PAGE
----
I Didn’t Kill Jesus

In recent years, this would have been a big week for me.  Palm Sunday, Maundy Thursday, and Good Friday.  For a few years, the town’s musicians, especially the high school students would do a Dixieland Jazz style concert on Saturday at our church.  And then there was Easter Sunday with a Sunrise Service, breakfast, Egg Hunt, and Sunday School.  Then we had the big worship service where attendance would be high and we’d wear our best clothes and play our best music and I’d give my best effort at preaching.

This year, I thought I’d quietly skip the whole thing. But I can’t.

To begin, Good Friday is problematic for me.  It has been for a while but I couldn’t articulate what agitated me. 

Tonight a few preachers will give graphic descriptions of Jesus’ physical suffering, turning it into a CSI episode.  I hasten to say, however, that most preachers will be more restrained in their presentation.  Nonetheless, people will weep, often tapping into recent, more personal grief.  Many will also tap into the general guilt and anxiety most of us carry within, and they’ll find themselves feeling personally responsible for Jesus’ suffering.

Our doctrine encourages that.   

I ignored my inner conflict and I played my part. Some years, I played the part of Jesus in church musicals and reenacted the crucifixion scenes.  Most years for Good Friday service, I’d have someone bang a hammer against metal to make people think of the nails driven in Jesus’ hands and feet. Or I’d have people come forward and hammer their own nails into a cross.  But my last group was too sensitive for that and it caused them too much pain. So I modified the ritual and had people come to the cross simply to touch it—that was powerful enough. 

Nowadays, I’ve become clearer in my objection to the “Atonement Model,” as some theologians call it. It’s the explanation that Jesus died on the cross as the ultimate sacrifice for the sins of the world.  This concept goes back to the priest Martin Luther. Before him was the monk Anselm, and earlier still was Bishop Augustine. Most of their thoughts are developed from Pauline passages of scriptures.  I understand how Paul, who reportedly murdered people for their faith, would be comforted by the thought that his sins were forgiven by the atoning sacrifice of Christ. 

But I have a problem with it.  If God required a blood sacrifice to mollify his rage… well, it isn’t forgiveness, is it?  I also have a problem with making everyone take responsibility for the actions of a murderous mob, some corrupt religious leaders, and two cowardly politicians of the day.  

I have done some bad things for which I take responsibility but I did not murder Jesus, and I won’t carry that burden anymore.  Nor will I put that burden on anyone else ever again.  I’m not telling any more children that it was their fault. I’m not telling decent people who work hard and do good things, that they should carry such a monumental burden of shame. 

I’m sorry that I did for so long. 

11 thoughts on “I Didn’t Kill Jesus

  1. He took that shame and guilt with Him on the cross. We carry it no more and therefore are able to enjoy the new creatures we have become sharing in the Resurrection. Blessings and peace to you.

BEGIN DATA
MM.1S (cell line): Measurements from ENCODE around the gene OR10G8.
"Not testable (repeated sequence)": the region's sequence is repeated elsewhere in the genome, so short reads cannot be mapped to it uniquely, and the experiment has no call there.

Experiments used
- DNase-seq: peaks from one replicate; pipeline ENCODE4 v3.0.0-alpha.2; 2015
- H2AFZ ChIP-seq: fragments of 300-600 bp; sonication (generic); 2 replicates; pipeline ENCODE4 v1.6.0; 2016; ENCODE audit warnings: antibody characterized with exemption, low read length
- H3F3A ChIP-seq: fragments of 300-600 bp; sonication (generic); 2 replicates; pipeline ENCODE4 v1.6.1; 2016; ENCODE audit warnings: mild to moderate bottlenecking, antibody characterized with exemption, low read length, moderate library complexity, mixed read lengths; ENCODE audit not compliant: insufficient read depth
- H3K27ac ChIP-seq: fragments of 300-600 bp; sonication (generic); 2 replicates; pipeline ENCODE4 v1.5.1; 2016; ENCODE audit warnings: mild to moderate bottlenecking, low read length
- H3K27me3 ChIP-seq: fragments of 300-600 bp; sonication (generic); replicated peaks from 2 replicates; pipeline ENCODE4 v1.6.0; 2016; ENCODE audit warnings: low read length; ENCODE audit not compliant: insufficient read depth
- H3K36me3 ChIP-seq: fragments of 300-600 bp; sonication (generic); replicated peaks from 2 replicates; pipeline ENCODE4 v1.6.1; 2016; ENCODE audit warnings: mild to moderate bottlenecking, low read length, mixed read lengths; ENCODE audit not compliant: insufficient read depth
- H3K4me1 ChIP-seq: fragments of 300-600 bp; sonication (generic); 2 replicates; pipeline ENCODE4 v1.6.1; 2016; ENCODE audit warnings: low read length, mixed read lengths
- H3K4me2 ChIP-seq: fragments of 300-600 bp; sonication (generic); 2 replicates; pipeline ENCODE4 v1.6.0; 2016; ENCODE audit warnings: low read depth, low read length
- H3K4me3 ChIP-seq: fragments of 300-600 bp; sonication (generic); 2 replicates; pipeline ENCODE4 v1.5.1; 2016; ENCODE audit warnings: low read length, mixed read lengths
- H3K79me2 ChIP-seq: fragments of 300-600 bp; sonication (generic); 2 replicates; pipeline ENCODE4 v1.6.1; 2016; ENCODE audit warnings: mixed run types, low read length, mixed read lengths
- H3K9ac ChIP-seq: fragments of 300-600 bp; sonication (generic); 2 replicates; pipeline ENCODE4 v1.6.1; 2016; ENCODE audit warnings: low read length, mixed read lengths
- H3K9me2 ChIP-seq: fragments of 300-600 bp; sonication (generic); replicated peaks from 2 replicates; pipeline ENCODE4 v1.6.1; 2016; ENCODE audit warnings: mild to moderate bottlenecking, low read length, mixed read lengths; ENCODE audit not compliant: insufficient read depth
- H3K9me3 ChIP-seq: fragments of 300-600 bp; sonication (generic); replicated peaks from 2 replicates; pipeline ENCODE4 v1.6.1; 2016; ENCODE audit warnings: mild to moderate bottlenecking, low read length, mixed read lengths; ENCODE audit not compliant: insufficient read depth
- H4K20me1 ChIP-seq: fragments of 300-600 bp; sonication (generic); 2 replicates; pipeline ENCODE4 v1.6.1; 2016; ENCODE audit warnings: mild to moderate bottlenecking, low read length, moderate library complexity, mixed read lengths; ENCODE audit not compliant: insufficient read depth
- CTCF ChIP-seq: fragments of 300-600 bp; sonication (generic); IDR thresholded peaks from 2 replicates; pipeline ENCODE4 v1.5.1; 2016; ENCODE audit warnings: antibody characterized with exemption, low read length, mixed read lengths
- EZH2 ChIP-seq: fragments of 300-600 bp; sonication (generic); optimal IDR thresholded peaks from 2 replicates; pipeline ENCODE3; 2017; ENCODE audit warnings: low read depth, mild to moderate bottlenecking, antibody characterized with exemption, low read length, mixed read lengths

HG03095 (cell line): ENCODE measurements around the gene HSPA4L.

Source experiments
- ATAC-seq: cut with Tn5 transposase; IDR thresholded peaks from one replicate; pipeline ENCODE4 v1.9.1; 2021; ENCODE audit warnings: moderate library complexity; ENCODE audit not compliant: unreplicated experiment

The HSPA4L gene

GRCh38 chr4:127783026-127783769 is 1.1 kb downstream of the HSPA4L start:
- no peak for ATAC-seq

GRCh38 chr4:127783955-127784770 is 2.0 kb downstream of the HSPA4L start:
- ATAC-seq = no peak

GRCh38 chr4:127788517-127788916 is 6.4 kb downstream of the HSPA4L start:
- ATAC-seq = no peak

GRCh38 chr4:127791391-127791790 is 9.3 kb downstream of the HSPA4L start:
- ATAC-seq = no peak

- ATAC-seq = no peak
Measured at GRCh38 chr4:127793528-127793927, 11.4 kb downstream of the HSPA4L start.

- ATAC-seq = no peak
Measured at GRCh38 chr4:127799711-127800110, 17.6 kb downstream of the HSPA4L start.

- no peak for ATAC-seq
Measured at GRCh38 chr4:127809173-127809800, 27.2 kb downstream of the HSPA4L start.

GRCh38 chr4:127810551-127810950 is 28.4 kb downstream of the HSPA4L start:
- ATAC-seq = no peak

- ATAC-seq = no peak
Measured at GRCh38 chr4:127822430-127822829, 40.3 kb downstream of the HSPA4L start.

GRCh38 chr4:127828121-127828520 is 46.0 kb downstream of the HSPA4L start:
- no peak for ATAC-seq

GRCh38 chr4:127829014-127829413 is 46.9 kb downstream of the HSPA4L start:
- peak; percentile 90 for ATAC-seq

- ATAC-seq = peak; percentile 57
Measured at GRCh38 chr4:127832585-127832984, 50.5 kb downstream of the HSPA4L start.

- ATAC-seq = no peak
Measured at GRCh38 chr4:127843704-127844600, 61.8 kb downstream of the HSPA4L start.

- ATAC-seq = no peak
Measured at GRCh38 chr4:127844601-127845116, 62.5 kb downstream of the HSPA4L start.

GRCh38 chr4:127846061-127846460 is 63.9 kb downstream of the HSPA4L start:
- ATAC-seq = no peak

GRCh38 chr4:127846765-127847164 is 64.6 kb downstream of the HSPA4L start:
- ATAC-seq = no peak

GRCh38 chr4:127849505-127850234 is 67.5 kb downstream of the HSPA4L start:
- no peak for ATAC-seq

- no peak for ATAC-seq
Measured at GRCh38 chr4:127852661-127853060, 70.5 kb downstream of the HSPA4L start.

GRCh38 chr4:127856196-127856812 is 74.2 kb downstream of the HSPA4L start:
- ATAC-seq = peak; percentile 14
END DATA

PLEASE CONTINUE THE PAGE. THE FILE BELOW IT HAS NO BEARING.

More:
2. This must have been extremely difficult. I can feel the suffering that you must have endured to come to this. It takes a lot of personal exploration. You were only one of millions that preach this doctrine. Try not to carry to much guilt. (It can happen). I would like to believe that my apology would be accepted by anyone I had wronged or felt as though I had. So, for one of the thousands of people that have heard you preach, thank you for teaching me how to find the theological statement.


  3. Thought provoking, while we all must walk our own walk of faith, and we believe as often times we are taught. You cannot be faulted for sharing knowledge that you were infact taught. On this I still stand that “If God is a perfect being, then he doesnt make mistakes. Therefor one can infer that it is the human that makes mistakes, but only to bring us closer to God.” While I can agree that I didn't kill Jesus either, I can't say that I have ever felt guilt for his death, I have felt love from the many good people who try to walk in his path, including from you. My belief is that ultimately God is Love, and if we all love o er hate then we are all more like the one we strive to be like.


  4. Good for you, David. Enough is enough. I once saw a young girl answer the “altar call” and ask for prayers after a sermon on the grotesqueries of crucifixion.

    Paul was a very conflicted man who spent the rest of his life trying to atone for murdering Christians.

    The main problems with the atonement model: (1) It doesn't work. It offers relief from guilt and “freedom from sin,” but that almost never lasts. It's a quick fix that doesn't really fix anything. (2) It misses the point. People aren't really looking for atonement. They are looking for a flesh and blood human being to love them in spite of the sins they've confessed. Have you ever forgotten anyone who really loved you? THIS solution gives lasting healing. (3) The deeper meanings of the evils that led to Jesus's profound suffering get ignored.

    Perhaps these last three points are the intersection of love, destructive theology, and psychological insites I've been trying to find to start my own blog. In the meantime, please keep up your blog. All lies are destructive, but none more than spiritual lies. It's time to speak up candidly and fight them. These lies have made too many people sick for too long. –Mark


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